That said, there was much in this book that was good food for thought. In the end, despite my frustrations with several of Rollins's arguments, I enjoyed this book because one thing it doesn't allow the reader to be is complacent about his/her faith. If you want to read a book that will challenge what you believe, cause you to rethink your assumptions and consider your faith from a different angle, this is a good one to get. But be warned, the author may be a little too clever for his own or your own good.
Not for the faint of heart Jul 30, 2008
Rollins presents a hearty look at how faith can, and likely should, go well beyond our traditional ideas, beliefs and practices. Bravo Peter!
A word of caution: if you are pleased with the current state of church or are content with remaining where you currently find yourself in the area of faith...this book is not for you.
Peter Rollins Responds Jun 8, 2008
This is definitely a provacative and much anticiapted release from Dr. Rollins. The Fidelity of Betrayal is a fascinating book, regardless of whether or not you tend to agree with writers like Rollins, who are part of the emergent movement. Rollins offer a lively, insightful, and controversial interaction with a variety of historical primary sources, ultimately providing a vantage point from which he is able to question the very theological and metaphysical foundations of western christendom.
I will say that I think he went a bit too far in his assertion that its impossible to make any ontological inferences about God, but his critiques of western metaphysics are important, and are definitely worth considering. His practical conclusions are also quite insightful, and I think Rollins has his hand on the pulse of church life as we forward.
The biggest strength of this book, in my opinion, is that Rollins seeks to develop a position reagrding the status of the biblical text. No other emergent writer I have seen up to this point has been willing to address the question of what the biblical text actually is in their view, and I think this is a key question for the continued development of the postmodern church. I only wish he would have taken the implications of his textual presuppositions to their conclusion. Unfortunately, I think his skeptical presuppositions about the text itself are not sufficiently grounded in adequate interaction with historical-criticism, even though negative assertions in this arena are what drive his metaphysical and ontological assertions about our ability to know anything about God.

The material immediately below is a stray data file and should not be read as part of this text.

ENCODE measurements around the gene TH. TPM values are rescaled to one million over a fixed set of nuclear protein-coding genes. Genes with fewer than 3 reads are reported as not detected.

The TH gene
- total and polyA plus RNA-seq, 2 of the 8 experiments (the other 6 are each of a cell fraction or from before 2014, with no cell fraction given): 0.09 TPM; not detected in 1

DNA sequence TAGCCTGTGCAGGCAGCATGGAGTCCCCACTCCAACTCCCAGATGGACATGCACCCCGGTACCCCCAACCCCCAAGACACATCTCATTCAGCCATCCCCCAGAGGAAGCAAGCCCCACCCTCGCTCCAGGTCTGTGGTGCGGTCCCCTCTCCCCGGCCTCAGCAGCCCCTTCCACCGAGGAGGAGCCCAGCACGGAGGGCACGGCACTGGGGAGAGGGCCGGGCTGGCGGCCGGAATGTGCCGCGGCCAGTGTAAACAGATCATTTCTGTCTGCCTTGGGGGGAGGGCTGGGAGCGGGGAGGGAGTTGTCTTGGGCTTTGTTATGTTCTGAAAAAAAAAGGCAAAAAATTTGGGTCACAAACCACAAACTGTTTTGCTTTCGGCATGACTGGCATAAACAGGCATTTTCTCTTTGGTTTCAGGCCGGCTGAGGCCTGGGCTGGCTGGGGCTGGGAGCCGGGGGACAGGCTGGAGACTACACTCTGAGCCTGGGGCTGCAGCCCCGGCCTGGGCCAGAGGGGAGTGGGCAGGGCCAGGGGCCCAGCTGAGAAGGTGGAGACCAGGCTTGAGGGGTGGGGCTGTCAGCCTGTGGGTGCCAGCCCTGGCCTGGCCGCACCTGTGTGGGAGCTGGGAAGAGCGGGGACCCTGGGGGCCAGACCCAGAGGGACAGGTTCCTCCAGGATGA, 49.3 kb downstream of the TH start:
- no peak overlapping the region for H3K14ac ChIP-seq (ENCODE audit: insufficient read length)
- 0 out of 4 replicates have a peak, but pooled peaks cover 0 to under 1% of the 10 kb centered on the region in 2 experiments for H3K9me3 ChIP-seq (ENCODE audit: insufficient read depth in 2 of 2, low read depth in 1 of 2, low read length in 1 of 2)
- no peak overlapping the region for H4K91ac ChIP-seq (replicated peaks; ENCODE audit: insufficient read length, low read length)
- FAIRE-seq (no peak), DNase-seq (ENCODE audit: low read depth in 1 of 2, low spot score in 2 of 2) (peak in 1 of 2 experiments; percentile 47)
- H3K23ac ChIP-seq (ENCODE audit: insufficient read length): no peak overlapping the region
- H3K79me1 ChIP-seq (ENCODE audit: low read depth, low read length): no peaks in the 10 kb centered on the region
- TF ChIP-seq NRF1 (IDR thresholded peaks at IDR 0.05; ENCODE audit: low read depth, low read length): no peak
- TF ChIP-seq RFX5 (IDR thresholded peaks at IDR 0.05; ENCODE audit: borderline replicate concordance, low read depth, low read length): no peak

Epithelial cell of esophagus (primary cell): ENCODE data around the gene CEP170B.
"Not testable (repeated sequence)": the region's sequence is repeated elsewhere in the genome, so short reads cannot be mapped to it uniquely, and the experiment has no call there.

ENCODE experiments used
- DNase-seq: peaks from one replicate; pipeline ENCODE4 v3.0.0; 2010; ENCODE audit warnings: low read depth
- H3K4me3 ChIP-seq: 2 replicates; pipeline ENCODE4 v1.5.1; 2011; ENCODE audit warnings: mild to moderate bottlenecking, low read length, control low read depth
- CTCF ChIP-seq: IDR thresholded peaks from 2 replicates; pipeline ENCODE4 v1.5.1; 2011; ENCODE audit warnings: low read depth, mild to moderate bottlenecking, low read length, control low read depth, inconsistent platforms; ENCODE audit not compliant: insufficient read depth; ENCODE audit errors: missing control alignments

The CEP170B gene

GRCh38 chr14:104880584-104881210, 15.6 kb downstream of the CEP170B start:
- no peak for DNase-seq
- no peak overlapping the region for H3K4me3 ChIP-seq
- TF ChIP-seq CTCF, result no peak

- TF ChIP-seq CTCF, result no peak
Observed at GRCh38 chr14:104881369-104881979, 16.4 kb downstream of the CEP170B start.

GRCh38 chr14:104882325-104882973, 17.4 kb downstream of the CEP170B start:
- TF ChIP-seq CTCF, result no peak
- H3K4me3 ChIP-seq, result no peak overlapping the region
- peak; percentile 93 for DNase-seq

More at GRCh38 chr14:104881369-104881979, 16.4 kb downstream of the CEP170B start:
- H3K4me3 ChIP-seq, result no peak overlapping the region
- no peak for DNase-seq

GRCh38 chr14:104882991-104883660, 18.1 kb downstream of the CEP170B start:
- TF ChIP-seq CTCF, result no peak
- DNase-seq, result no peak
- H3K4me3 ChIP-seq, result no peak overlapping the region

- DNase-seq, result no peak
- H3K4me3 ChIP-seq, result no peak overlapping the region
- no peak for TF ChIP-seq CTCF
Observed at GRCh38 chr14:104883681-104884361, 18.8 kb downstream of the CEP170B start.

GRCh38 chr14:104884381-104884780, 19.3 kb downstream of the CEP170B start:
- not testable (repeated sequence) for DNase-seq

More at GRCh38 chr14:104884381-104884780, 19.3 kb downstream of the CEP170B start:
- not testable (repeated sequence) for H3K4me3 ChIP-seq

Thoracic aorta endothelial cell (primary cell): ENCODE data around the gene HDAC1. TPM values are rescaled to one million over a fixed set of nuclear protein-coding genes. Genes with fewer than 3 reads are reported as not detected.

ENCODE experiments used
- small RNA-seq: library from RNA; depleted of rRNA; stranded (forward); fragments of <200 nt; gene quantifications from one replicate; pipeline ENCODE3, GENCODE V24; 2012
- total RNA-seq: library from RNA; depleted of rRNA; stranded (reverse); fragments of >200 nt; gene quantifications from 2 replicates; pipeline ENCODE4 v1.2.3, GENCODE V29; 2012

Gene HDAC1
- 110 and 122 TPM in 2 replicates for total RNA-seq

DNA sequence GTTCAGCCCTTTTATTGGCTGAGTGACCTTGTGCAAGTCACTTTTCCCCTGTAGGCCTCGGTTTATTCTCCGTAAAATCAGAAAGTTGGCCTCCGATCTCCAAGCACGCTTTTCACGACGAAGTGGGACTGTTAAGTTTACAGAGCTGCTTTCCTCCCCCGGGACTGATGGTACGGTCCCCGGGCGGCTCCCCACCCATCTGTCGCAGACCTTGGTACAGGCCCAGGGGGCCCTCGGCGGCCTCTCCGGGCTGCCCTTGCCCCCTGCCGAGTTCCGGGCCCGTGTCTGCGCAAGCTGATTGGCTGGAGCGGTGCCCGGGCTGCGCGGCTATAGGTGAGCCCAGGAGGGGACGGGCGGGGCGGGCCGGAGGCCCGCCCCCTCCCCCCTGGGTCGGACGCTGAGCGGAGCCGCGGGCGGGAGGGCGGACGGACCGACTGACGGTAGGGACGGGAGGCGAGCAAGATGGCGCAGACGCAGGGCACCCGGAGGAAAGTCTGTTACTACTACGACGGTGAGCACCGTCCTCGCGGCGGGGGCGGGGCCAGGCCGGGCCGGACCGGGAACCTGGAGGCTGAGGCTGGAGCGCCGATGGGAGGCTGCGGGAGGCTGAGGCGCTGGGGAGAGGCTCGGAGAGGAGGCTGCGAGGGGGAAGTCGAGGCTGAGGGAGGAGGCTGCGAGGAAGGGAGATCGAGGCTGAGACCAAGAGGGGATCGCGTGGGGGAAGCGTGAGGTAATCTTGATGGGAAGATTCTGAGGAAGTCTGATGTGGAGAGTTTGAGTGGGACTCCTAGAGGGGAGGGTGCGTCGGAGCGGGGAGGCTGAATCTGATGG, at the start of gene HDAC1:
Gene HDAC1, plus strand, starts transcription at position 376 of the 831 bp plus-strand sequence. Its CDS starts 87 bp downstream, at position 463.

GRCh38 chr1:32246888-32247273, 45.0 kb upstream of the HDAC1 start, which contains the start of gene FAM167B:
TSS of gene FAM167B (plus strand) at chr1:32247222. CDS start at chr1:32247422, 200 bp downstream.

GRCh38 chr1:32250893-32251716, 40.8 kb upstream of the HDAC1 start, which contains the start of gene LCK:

Overall, this is one of the most important books for one to read in regard to the Emergent Movement at this point. Pick it up!
For those of you who want to look at some deeper interactions between myself and Dr. Peter Rollins personally, check out christiansincontext.org
Dr. Rollins was kind enough to respond to my chapter-by-chapter pre-release review of his book.
Giving up Christianity in order to truly fulfill it May 15, 2008
Ever since reading Peter Rollins' first book, "How (Not) to Speak of God," I have been looking forward to his next book. In fact, I can't remember a book I have anticipated more highly. So when "The Fidelity of Betrayal" arrived on Tuesday I quickly devoured it. I couldn't read it fast enough. It was wonderful. Sometimes I find it helpful to start engaging a book by reading through it quickly, in order to gain the overall big picture, and then to go through it slowly, savoring every word. I am really looking forward to reading it again, slowly.
Here are a few initial comments related to the new book (not a review, just a few comments).
First, I think this book successfully builds upon the concepts in Rollins' first book and takes them to the next level. So if you're interested in Rollins' work, I recommend buying both books but starting with "How (Not) to Speak of God." Basically, "The Fidelity of Betrayal" builds on an idea Rollins started working with in the first book. In fact, he builds on the idea that most intrigued me in his first book - the notion of giving up Christianity in order to truly fulfill it. In his first book Rollins relates a powerful story from the movie "Amen" in which a priest in Nazi Germany gives up his Christian faith and becomes a Jew in order to identify with the persecuted, a move the priest believes is necessary in order to truly live his Christian faith. "The Fidelity of Betrayal" takes this concept and examines it through three lenses, the Word of God, the Being of God, and the Event of God, which forms the structure for the book.
Second, I'm convinced that Phyllis Tickle is right in her assessment of Rollins' work. She writes, "Here in pregnant bud is the rose, the emerging new configuration, of a Christianity that is neither Roman nor Protestant, neither Eastern nor monastic; but rather is the re-formation of all of them. Here, in pregnant bud, is third-millennium Christianity." I really believe it. What Rollins (and others) is writing about and doing may not be THE future of Christianity but it is certainly A future of Christianity. And the possibility of this future gives me much hope. I believe the core concepts of this book are going to, and already are starting to re-form Christianity in our world. I'm not talking about a simple shift in the core beliefs of Christianity, but rather a revolution of how Christianity is experienced and expressed in the world.
Third, Rollins ends his new book with some discussion about starting communities that are forged in the midst of these ideas. He quite literally proposes "a church beyond belief" (the subtitle of the book). In short, Rollins is looking at the implications of moving from the church as a bastion of beliefs, towards communities of transformation. Just as Rollins argues for a "religion without religion" I think he is imagining a sort of church that is not a church, which is exactly what I am most interested in.
So buy this book. Read it. Think about it. Argue with it. Soak in it. And in the process, allow God to transform you.